I absolutely love What Is My Cat Thinking?: The Essential Guide to Understanding Pet Behavior, by Gwen Bailey. As the mother of (currently) six cats (and countless cats in the past and future), I can tell you this: Gwen Bailey knows her kitties!
The photography in this wonderful book is gorgeous and the information is priceless. There’s a great deal of humor because, face it, cat’s are – by nature – hilarious little creatures.
Even if you’re as close to and familiar with cats as I am, I guarantee you’ll learn something from this book. It’s chock-full of fascinating insight and explanations for many of the mysteries surrounding the way our cats think and behave. While they revel in being mysterious and quirky, Gwen Bailey lets us in on a few of their secret thoughts and feelings.
It’s just an outstanding book that I turn to again and again.
Below are a few of the excellent and informative Did You Know’s from the pages of What Is My Cat Thinking?
- A cat that has been to the vet may come back smelling very different and may be treated like a stranger by other cats that once lived in harmony with him. Separating them and swapping their scents with a cloth may help.
- Adult cats are more likely to adjust to a new kitten than to a new adult cat that is introduced into the household.
- By sniffing a male cat’s urine, female cats can tell whether or not he is a suitable mate. They are able to detect by-products of his food, which tell them how much fresh meat he has eaten, and hence, how good a hunter he is. This helps determine how suitable he would be as a father for her kittens (Ming Li, apparently never found a scent she didn’t approve of!).
- The amount of socialization a kitten has with people while he is between two and seven weeks old will determine how well he will interact with people later in life. Good experiences in early life will produce a friendly, outgoing cat.
The last Did You Know is one that I certainly can attest to. The friendliest, most outgoing cats we’ve ever had were ones that we had from very, very early on. Alexa and Bo, for example, were born to our beloved Carly – we were there when they were born and every day thereafter. This produced very friendly, outgoing, and spoiled babies!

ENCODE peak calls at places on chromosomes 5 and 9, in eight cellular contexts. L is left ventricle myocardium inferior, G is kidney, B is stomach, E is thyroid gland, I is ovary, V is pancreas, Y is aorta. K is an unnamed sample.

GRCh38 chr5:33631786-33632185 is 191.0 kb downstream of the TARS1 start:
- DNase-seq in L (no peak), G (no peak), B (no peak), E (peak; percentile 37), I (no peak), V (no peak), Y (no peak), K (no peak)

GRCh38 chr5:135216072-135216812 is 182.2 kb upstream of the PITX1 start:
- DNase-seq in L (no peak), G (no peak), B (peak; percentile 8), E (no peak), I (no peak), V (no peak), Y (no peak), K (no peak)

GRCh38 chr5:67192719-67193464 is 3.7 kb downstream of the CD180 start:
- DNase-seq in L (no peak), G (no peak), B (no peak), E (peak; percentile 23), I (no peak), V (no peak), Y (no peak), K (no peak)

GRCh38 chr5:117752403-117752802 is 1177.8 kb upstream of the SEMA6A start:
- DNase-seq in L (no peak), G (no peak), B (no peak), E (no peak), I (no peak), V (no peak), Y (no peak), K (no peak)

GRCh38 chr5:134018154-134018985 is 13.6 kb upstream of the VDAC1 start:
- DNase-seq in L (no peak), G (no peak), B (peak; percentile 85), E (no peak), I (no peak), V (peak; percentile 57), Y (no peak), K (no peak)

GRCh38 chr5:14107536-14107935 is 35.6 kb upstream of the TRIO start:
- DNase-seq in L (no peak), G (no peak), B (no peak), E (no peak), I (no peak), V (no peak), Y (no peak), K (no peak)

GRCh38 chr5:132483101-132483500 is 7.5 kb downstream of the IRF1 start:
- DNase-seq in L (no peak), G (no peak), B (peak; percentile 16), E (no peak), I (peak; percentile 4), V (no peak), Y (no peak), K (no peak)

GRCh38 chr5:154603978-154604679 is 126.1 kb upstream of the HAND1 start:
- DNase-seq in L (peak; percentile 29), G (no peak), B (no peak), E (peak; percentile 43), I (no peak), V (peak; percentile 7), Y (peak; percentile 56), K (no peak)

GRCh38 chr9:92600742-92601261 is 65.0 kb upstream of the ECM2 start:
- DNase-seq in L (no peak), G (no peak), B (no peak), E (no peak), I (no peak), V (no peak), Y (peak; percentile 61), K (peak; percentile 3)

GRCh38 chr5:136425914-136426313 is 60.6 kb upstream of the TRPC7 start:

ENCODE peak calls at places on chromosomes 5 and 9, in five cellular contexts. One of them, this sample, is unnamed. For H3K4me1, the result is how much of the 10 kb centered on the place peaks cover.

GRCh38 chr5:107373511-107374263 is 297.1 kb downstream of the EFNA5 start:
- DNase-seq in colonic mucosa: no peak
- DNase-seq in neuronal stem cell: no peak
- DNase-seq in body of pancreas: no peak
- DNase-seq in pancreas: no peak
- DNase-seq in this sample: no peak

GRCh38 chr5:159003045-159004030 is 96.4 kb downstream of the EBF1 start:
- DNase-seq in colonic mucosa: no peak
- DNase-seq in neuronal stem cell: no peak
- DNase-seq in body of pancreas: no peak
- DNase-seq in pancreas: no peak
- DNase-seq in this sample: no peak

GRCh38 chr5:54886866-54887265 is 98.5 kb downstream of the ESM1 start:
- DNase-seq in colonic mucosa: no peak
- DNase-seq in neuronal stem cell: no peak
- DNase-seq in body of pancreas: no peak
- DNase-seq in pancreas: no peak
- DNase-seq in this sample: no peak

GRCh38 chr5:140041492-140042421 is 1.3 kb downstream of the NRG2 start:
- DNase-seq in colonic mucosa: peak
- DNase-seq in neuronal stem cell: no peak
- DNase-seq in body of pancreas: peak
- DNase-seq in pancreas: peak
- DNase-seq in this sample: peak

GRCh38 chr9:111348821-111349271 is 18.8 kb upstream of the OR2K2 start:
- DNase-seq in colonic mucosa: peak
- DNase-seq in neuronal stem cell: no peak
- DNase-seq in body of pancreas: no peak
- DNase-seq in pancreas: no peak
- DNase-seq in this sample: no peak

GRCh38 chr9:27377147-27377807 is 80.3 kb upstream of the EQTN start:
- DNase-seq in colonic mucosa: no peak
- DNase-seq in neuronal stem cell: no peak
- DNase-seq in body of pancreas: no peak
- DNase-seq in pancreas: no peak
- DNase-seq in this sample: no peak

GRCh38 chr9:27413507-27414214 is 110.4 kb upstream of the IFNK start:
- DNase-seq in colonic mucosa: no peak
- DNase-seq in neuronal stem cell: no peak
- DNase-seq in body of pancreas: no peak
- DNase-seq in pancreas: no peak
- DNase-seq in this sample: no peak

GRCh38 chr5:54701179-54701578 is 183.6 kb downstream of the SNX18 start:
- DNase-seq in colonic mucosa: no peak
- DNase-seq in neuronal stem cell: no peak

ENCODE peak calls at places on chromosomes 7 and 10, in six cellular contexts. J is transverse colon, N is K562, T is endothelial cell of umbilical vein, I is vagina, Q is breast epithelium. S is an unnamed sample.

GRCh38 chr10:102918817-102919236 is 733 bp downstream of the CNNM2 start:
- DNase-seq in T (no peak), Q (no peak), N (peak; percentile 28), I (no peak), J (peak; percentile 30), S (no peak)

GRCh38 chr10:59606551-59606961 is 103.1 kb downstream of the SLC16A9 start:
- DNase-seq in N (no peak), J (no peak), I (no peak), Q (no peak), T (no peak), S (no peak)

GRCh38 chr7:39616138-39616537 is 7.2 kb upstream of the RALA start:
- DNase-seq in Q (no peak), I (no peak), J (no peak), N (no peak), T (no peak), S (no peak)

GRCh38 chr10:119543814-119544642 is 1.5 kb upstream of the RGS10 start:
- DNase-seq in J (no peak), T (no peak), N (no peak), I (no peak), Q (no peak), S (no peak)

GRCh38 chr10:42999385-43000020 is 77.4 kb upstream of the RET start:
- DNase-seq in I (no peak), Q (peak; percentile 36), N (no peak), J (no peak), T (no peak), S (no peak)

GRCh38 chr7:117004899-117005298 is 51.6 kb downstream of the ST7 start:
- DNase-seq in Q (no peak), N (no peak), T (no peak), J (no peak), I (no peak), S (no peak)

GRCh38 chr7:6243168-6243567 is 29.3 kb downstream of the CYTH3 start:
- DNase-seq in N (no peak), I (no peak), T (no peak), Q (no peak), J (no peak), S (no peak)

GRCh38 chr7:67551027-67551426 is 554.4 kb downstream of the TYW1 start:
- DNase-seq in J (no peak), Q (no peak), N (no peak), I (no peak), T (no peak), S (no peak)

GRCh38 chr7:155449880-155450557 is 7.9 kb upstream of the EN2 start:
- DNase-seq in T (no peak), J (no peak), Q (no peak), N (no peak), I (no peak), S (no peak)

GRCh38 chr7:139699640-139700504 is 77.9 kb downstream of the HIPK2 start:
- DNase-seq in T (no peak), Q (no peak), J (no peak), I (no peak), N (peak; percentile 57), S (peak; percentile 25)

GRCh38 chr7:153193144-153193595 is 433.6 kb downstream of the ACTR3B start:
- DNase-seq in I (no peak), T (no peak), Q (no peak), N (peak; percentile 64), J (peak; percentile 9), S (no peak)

We got our precious Prissy when she was only about 6 or 7 weeks old. She was babied and pampered from the time she was tiny enough to fit in one hand to the day, over 20 years later, when we lost her. On each of those many, many, many days, Prissy was one of the sweetest, friendliest, most sociable cats I’ve ever loved. She’d greet strangers at the door, sit in any available lap and insist on being in the middle of everything.
Needless to say, I still miss that little girl something fierce but feel incredibly blessed to have had her in our family for so long.
I’m also incredibly blessed to have the beautiful little babies we have now. Alexa and Hannah are extremely outgoing and friendly. Alexa is my constant companion – always within reach for chin scratching, head rubbing, and belly tickling (and what a belly it is!).
Jelly Bean – although he was born to our feral cat Ming Li – is coming around. I can pet him easily now. I don’t push things and always allow him to call the shots. He’s a large beautiful, solid black cat with gorgeous big green eyes. He feels like absolute silk and the fact that he allows me to rub him now just makes me smile head to toe.
Tristan, Gabriel, Bullet, and Scratch (also Ming Li’s) weren’t around us at all in the first month of their lives. Ming Li brought them into our yard (and garage!) when they were past 7 weeks old. They remain very much feral cats but I honestly believe I’m winning one of them (Scratch) over. Tristan, the only girl, is a very tiny black cat and I don’t think I have any hope of ever petting her.
Bullet shows promise, but not quite as much as Scratch. Feral cats are so frustrating to people who love cats as much as I do!
Jelly Bean honestly is a reformed feral cat – he sticks close to the house and is becoming downright sociable. I have a large basket with a blue baby blanket in it for him on a shelf on our carport. It’s his bed of choice and he can be found in it 85 percent of the time. He even lets me pet him and baby talk him in his bed, something I wouldn’t have ever thought possible a few months ago.
Click the link to learn more about What Is My Cat Thinking?: The Essential Guide to Understanding Pet Behavior, by Gwen Bailey and to order a copy for you and your cat(s)!